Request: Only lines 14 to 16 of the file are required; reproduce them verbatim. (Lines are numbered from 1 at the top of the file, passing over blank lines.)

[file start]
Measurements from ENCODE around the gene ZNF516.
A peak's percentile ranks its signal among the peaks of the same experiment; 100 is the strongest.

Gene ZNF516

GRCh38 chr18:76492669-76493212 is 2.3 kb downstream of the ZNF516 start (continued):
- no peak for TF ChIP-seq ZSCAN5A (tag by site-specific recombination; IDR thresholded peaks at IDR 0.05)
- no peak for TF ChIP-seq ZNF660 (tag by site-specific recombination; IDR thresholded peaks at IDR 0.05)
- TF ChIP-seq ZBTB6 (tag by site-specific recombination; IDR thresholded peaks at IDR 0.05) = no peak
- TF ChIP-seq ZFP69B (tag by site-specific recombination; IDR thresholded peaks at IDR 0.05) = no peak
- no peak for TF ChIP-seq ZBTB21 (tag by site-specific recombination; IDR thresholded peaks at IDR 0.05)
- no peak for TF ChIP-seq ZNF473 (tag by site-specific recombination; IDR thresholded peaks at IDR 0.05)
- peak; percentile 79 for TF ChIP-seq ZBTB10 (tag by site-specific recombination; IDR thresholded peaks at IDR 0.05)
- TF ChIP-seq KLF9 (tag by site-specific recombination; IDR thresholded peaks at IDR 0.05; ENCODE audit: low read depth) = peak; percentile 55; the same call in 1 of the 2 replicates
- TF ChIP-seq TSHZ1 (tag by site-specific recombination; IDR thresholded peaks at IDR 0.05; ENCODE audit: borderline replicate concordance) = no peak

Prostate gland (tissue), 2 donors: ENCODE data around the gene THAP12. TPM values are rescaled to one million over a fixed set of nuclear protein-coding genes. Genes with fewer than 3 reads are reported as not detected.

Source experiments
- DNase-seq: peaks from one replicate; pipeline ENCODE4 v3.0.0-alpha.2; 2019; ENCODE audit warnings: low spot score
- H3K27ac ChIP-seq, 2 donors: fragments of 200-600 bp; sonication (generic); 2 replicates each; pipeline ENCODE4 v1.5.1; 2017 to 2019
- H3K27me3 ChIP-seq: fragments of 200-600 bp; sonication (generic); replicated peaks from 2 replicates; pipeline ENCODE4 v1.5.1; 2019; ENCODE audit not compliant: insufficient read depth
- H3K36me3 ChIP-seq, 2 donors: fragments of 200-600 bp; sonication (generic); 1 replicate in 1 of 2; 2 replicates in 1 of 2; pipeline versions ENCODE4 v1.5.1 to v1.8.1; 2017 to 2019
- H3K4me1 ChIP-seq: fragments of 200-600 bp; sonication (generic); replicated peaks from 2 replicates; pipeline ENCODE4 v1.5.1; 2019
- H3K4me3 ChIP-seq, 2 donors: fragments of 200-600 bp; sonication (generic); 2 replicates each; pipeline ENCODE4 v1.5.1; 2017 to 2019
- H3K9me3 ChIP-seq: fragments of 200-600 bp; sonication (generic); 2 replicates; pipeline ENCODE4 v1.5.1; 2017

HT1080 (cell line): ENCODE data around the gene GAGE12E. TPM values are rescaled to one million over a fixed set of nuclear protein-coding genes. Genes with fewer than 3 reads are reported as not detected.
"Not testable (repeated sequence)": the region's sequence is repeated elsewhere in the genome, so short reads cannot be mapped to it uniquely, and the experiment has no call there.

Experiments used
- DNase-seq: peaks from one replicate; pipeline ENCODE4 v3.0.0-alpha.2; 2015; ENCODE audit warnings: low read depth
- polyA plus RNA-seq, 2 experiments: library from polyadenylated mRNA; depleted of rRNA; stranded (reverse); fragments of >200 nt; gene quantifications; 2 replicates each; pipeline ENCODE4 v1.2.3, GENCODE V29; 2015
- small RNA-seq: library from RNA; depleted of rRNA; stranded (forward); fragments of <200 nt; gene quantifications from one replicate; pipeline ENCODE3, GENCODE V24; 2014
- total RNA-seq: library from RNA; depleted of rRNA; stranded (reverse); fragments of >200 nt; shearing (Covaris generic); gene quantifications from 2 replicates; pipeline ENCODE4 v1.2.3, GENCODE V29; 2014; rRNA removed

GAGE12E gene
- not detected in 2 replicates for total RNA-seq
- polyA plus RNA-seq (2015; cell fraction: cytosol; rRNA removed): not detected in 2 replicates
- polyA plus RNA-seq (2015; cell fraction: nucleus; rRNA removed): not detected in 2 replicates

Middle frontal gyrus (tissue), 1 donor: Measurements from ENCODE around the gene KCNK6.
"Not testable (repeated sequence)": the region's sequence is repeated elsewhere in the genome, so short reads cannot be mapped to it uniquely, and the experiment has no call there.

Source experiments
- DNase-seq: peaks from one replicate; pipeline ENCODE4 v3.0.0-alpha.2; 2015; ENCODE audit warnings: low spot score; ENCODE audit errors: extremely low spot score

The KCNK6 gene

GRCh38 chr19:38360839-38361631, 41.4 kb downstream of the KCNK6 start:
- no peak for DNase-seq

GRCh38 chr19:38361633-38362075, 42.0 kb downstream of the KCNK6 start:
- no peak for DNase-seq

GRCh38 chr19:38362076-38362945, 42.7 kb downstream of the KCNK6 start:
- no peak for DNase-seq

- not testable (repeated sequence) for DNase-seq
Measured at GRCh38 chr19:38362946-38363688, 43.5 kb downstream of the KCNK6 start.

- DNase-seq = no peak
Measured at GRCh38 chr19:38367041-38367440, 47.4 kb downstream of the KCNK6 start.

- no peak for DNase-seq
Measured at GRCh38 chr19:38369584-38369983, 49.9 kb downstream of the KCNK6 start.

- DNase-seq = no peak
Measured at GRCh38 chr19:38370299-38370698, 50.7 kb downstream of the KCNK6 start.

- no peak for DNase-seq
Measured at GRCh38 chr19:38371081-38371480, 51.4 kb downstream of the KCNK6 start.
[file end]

Prostate gland (tissue), 2 donors: ENCODE data around the gene THAP12. TPM values are rescaled to one million over a fixed set of nuclear protein-coding genes. Genes with fewer than 3 reads are reported as not detected.

Source experiments
- DNase-seq: peaks from one replicate; pipeline ENCODE4 v3.0.0-alpha.2; 2019; ENCODE audit warnings: low spot score